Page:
The Ucross Foundation's ranch is usually very quiet and serene, but tonight, the art gallery that sits on the grounds is filled with the sounds of people and the art itself.
A video of performance art plays on the projector and its music simmers in the room. The sound of beer bottle caps smacking together punctuates the celebration as the audience walks through it.
Ucross is celebrating an exhibition opening for two, important former residents: its first Native American artists fellows.
The Ucross Foundation is home to a residency program that allows artists, writers, and composers to come to the ranch in northeastern Wyoming and focus on their work without any of the distractions of their regular lives.
The residency program has been around since the 1980s and has many celebrated alumni. But Ucross Foundation board of trustees member Lisa Hatchadoorian said, over the years, the board and staff started talking about bringing more diverse artists to Ucross.
"We saw there was a gap in representation and opportunities," Hatchadoorian said.
In 2017, Ucross announced its fellowship for Native American Visual Artists. The fellowship includes a month-long residency, a stipend, and the promise of an exhibition of the artist's work at the Ucross Gallery.
Artists Brenda Mallory and Sydney Pursel were the first recipients of the fellowships and attended residencies last year. Pursel said she was excited about the opportunity since she had just finished graduate school and didn't have a lot of time to work on her art.
"There's so much history of Natives in this land and really all over the United States, and so it's really exciting to see opportunities being opened up to that population," Pursel said.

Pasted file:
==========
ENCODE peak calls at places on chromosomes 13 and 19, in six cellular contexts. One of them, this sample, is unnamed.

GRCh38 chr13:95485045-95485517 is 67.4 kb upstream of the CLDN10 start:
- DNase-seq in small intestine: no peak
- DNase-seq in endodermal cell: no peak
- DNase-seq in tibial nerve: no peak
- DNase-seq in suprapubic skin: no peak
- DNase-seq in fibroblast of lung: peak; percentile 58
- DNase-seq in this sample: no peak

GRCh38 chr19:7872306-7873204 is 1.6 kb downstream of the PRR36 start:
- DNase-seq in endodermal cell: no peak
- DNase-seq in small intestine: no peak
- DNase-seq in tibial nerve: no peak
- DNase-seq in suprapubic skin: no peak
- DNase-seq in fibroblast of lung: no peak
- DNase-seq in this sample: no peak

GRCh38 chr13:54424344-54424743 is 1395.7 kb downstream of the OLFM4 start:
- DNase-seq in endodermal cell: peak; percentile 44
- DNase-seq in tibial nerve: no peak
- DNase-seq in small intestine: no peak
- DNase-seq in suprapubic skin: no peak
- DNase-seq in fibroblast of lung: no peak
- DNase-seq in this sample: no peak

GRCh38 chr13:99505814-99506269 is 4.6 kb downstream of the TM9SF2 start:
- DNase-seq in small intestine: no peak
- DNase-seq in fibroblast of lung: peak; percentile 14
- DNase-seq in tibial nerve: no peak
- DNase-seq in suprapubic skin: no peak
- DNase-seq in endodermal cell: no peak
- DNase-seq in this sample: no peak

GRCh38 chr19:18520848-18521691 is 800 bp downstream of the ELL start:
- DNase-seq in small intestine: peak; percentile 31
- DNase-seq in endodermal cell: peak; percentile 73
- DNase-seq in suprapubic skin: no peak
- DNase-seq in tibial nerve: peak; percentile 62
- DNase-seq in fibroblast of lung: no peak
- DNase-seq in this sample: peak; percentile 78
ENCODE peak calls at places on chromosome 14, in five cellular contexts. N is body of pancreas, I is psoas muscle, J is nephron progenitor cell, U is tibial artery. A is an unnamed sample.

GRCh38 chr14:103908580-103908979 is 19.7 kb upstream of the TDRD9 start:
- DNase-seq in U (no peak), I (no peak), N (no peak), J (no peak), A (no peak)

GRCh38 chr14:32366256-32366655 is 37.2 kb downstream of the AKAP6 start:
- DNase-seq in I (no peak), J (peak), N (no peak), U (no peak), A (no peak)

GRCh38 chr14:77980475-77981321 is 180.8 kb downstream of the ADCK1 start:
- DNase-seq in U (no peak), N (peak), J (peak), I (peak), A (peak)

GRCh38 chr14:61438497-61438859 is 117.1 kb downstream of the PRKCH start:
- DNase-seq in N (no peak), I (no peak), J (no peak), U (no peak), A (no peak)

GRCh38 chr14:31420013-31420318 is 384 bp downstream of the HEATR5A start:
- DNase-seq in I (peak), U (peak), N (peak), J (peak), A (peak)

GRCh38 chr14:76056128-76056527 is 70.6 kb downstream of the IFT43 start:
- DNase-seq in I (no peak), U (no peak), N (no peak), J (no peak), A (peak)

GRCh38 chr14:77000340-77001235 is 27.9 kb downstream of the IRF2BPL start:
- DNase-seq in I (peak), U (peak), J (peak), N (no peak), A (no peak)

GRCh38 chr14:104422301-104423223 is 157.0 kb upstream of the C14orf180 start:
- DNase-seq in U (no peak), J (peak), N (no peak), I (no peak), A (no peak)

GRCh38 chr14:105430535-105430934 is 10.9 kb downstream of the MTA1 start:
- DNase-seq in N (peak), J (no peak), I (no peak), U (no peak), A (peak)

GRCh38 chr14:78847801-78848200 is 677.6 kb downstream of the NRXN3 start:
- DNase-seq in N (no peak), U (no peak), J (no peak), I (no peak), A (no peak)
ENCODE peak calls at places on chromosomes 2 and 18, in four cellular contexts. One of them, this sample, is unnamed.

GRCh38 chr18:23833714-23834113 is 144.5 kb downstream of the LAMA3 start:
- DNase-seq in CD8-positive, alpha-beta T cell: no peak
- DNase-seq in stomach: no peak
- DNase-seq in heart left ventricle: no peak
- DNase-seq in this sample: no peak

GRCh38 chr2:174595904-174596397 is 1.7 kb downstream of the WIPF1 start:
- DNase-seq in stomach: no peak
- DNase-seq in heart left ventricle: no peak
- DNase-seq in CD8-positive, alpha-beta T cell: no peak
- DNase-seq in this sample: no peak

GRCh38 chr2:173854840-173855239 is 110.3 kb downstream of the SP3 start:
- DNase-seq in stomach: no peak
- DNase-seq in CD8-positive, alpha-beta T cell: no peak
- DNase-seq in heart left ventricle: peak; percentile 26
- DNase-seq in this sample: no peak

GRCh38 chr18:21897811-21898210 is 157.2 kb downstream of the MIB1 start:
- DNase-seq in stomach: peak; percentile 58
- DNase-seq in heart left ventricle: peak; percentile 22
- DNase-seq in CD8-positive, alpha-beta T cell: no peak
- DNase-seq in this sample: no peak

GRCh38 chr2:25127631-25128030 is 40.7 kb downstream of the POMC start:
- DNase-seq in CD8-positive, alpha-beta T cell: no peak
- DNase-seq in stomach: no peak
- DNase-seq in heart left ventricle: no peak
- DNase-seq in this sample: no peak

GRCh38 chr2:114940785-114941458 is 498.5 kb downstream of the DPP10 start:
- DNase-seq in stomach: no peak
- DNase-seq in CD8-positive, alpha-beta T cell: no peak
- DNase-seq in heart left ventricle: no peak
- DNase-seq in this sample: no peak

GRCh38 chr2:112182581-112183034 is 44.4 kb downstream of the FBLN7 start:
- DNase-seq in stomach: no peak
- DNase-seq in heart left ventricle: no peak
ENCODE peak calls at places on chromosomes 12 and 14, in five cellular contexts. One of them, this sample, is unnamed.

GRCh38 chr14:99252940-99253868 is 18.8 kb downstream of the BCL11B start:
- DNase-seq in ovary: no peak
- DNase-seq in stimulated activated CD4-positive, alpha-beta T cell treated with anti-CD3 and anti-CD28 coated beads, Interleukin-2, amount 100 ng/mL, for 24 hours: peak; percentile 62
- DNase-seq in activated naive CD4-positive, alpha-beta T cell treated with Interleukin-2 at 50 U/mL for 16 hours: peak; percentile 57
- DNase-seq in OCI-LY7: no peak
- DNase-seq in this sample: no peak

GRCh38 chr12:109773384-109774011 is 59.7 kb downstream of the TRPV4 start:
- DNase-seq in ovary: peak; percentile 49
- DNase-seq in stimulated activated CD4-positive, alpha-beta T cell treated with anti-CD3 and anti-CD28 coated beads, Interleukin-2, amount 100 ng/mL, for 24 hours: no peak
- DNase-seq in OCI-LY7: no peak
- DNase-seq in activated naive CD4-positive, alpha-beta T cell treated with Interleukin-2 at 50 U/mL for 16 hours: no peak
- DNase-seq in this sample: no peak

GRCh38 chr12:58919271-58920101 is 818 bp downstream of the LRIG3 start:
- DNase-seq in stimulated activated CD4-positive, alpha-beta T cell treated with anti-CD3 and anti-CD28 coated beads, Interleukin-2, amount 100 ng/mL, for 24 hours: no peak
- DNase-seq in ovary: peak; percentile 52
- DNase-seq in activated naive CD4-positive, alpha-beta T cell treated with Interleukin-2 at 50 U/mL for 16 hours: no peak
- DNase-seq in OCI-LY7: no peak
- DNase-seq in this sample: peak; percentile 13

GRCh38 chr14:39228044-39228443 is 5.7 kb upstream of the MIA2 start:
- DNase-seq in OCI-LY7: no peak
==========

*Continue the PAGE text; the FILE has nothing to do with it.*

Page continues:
Ucross board member Bill Gilbert said the Native American history and culture in the Ucross area was the big inspiration for offering the fellowship.
"We're in the high plains here, right in the middle of what was a very extensive Native Americanculture. So geographically and culturally it makes sense for us to be involved in Native American arts. It's where we are," Gilbert said.
He said the fellowship was created as a way to get recognition for more contemporary Native American artists.
"Native American culture hasn't been sufficiently respected and represented in contemporary art. We have great respect for Native traditional arts, but we haven't really done enough to bring Native artwork into the conversation in contemporary art," Gilbert said.
Fellow Brenda Mallory said that's important because not all Native American artists do traditional art like many expect them to.
"What is Native art? We are contemporary people who live in this contemporary world. We make work. And that work may reflect traditional ways of making or it may reflect more of the Endo-European cultures that we live in here," Mallory said.
Still, both Mallory and Pursel say their art sometimes takes on Native themes. For instance, while at Ucross, Pursel said she made a rainbow curtain out of beer bottle caps in the same way a traditional healing dress is made.
Ucross Board member Lisa Hatchadoorian said she has been impressed by both Mallory and Pursel's art. So impressed, she wanted the exhibition to go to the Museum of Art in Fort Collins, Colorado, where Hatchadoorian is the director.
"The art world can be stratified on a lot of different levels, and this particular fellowship evens the playing field out a little bit," Hatchadoorian said.
Exposure is one of the biggest benefits for the fellows. The exhibition will stay at the Ucross Gallery through September. After that, it will travel down to the University of Wyoming for a showing.
Pursel said the attention has been one of the lasting benefits of the fellowship.
"Definitely for me, not being someone who has ever worked in the gallery system, I'm getting a lot of exposure through that," she said.
The Ucross board and staff said they're pleased with how the program has gone so far. They've already announced their second round of visual arts fellows. Board member Gilbert said they also plan to expand the fellowship to Native American writers and those who work in the performing arts.
"And then we're starting now to reach out to curators of Native American art to see if there are ways to help our artists get connected with curators and help curators with promoting the Native arts, and hopefully from curators, get new artists to come here, so it all builds," he said.
Both Mallory and Pursel said they are thankful for the opportunity and they hope to see the fellowship reach more artists.